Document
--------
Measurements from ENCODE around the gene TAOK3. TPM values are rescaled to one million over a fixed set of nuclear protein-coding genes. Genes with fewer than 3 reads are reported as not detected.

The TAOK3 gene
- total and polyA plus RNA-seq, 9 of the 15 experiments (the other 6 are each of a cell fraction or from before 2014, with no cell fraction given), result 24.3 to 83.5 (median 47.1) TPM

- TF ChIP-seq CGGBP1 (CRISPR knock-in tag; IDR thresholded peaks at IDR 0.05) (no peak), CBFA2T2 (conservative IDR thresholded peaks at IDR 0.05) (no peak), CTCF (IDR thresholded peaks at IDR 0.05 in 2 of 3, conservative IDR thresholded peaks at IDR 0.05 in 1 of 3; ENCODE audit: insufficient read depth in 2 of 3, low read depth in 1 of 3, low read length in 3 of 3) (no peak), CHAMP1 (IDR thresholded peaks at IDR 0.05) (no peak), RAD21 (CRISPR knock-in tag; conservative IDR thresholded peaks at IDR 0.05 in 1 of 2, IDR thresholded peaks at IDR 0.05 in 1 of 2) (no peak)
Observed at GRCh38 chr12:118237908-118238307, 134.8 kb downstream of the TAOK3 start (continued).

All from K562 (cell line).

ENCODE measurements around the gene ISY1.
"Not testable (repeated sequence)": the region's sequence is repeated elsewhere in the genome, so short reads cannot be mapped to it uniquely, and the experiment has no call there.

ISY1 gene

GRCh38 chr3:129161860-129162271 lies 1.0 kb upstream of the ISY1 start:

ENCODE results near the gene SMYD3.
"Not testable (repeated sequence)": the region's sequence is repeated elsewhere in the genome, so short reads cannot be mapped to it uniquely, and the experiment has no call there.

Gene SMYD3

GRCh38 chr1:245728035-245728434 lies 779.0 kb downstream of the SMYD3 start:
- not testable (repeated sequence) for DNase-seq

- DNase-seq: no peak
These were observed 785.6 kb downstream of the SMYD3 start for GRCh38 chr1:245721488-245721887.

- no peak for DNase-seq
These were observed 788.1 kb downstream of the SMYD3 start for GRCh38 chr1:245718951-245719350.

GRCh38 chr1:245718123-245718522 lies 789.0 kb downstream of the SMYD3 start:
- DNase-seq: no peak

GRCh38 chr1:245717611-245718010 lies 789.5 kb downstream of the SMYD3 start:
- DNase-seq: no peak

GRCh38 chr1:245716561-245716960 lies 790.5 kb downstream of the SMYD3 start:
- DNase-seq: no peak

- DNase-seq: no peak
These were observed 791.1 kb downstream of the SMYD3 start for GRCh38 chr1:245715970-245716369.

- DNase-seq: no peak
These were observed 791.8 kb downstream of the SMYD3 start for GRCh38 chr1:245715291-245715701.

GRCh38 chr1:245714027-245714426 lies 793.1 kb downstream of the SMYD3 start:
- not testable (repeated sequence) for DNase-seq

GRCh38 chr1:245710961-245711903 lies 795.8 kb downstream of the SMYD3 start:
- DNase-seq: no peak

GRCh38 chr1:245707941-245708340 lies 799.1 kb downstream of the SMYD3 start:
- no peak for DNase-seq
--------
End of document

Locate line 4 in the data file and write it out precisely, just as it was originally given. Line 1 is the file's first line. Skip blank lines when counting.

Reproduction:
- TF ChIP-seq CGGBP1 (CRISPR knock-in tag; IDR thresholded peaks at IDR 0.05) (no peak), CBFA2T2 (conservative IDR thresholded peaks at IDR 0.05) (no peak), CTCF (IDR thresholded peaks at IDR 0.05 in 2 of 3, conservative IDR thresholded peaks at IDR 0.05 in 1 of 3; ENCODE audit: insufficient read depth in 2 of 3, low read depth in 1 of 3, low read length in 3 of 3) (no peak), CHAMP1 (IDR thresholded peaks at IDR 0.05) (no peak), RAD21 (CRISPR knock-in tag; conservative IDR thresholded peaks at IDR 0.05 in 1 of 2, IDR thresholded peaks at IDR 0.05 in 1 of 2) (no peak)